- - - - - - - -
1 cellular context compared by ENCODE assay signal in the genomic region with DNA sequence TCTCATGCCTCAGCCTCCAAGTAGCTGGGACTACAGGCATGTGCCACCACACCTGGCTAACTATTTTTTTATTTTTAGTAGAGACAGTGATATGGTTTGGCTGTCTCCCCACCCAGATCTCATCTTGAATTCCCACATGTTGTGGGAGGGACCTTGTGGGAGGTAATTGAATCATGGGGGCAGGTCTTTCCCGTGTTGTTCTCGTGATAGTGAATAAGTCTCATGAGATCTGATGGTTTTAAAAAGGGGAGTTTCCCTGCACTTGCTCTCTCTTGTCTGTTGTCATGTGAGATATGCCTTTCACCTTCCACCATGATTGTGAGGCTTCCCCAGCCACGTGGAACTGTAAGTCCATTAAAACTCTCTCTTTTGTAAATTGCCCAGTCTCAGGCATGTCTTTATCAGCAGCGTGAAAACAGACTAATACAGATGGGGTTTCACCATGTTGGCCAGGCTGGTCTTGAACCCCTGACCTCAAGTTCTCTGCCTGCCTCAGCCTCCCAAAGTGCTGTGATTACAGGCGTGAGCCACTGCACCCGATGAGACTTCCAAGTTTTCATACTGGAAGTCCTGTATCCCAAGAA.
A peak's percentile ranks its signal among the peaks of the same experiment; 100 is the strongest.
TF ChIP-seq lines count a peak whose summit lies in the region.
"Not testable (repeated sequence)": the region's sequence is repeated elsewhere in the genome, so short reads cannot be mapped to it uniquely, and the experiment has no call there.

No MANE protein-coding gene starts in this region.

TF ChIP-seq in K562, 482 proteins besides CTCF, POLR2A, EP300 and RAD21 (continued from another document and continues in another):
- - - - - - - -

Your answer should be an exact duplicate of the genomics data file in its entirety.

1 cellular context compared by ENCODE assay signal in the genomic region with DNA sequence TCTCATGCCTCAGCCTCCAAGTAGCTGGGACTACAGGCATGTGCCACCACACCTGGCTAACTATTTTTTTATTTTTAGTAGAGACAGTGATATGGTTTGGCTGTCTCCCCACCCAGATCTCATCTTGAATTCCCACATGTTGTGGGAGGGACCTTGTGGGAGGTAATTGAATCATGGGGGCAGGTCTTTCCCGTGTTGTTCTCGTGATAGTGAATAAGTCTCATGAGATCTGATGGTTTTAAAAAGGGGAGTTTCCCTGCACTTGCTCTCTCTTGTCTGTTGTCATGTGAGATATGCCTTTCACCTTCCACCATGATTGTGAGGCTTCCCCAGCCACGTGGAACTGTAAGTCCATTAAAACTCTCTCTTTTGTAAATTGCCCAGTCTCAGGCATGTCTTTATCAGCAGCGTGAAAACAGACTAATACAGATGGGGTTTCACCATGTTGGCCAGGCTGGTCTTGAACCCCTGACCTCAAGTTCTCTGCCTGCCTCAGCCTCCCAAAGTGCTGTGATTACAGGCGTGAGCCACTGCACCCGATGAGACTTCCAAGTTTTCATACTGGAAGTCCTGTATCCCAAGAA.
A peak's percentile ranks its signal among the peaks of the same experiment; 100 is the strongest.
TF ChIP-seq lines count a peak whose summit lies in the region.
"Not testable (repeated sequence)": the region's sequence is repeated elsewhere in the genome, so short reads cannot be mapped to it uniquely, and the experiment has no call there.

No MANE protein-coding gene starts in this region.

TF ChIP-seq in K562, 482 proteins besides CTCF, POLR2A, EP300 and RAD21 (continued from another document and continues in another):